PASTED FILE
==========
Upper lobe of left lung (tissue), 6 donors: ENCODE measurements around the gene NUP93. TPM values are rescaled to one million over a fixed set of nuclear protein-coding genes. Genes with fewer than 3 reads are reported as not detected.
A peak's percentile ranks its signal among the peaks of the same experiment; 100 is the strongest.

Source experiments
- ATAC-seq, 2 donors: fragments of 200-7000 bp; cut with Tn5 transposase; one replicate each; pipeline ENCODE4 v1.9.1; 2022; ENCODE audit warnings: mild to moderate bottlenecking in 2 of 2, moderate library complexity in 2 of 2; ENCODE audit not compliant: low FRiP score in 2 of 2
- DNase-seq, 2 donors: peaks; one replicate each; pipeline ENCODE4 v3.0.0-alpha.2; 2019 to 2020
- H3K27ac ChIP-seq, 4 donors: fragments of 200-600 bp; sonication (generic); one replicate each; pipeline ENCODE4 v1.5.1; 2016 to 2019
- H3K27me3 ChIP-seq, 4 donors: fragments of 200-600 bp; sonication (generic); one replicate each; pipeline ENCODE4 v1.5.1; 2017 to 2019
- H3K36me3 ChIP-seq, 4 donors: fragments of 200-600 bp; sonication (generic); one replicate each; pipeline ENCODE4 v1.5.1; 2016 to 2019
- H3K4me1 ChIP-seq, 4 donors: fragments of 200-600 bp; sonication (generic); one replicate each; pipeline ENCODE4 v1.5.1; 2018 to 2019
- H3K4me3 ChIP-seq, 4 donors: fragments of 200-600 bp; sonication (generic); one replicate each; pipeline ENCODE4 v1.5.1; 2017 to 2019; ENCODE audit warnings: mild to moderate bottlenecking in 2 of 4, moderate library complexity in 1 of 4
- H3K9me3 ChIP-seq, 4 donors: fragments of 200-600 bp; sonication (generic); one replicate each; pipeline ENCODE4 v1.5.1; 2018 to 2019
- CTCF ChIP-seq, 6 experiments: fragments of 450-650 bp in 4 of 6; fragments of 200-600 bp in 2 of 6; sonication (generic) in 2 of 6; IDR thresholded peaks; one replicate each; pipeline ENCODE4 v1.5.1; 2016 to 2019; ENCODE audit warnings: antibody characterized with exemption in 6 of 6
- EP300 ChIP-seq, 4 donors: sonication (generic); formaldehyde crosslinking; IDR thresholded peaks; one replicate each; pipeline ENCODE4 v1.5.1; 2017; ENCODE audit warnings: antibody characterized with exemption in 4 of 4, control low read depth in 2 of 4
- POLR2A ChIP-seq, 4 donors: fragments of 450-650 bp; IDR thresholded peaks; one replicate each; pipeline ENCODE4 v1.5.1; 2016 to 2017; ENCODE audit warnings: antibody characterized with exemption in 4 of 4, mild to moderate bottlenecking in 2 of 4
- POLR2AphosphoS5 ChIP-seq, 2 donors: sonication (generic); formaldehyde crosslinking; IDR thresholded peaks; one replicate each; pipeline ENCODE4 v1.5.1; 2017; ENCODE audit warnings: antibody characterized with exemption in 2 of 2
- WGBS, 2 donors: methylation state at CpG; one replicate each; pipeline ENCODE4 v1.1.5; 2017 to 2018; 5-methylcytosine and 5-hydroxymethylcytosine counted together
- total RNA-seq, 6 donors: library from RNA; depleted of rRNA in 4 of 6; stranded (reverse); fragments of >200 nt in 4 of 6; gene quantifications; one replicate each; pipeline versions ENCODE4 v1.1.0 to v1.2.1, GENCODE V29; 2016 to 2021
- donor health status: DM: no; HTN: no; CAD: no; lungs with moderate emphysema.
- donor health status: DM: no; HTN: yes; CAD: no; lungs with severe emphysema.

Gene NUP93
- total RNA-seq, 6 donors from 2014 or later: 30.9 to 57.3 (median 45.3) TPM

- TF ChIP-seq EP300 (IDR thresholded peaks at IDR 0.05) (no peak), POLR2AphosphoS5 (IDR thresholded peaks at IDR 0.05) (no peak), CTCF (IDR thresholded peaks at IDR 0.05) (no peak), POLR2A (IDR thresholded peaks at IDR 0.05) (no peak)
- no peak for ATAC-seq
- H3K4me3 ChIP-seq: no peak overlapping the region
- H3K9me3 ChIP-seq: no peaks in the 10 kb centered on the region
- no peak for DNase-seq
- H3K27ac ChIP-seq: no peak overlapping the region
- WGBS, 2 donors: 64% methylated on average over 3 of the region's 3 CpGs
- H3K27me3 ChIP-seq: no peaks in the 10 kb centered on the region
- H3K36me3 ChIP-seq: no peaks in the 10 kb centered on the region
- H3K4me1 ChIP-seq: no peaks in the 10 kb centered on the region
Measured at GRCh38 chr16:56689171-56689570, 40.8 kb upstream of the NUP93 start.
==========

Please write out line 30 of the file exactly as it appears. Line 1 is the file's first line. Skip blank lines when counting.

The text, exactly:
- H3K36me3 ChIP-seq: no peaks in the 10 kb centered on the region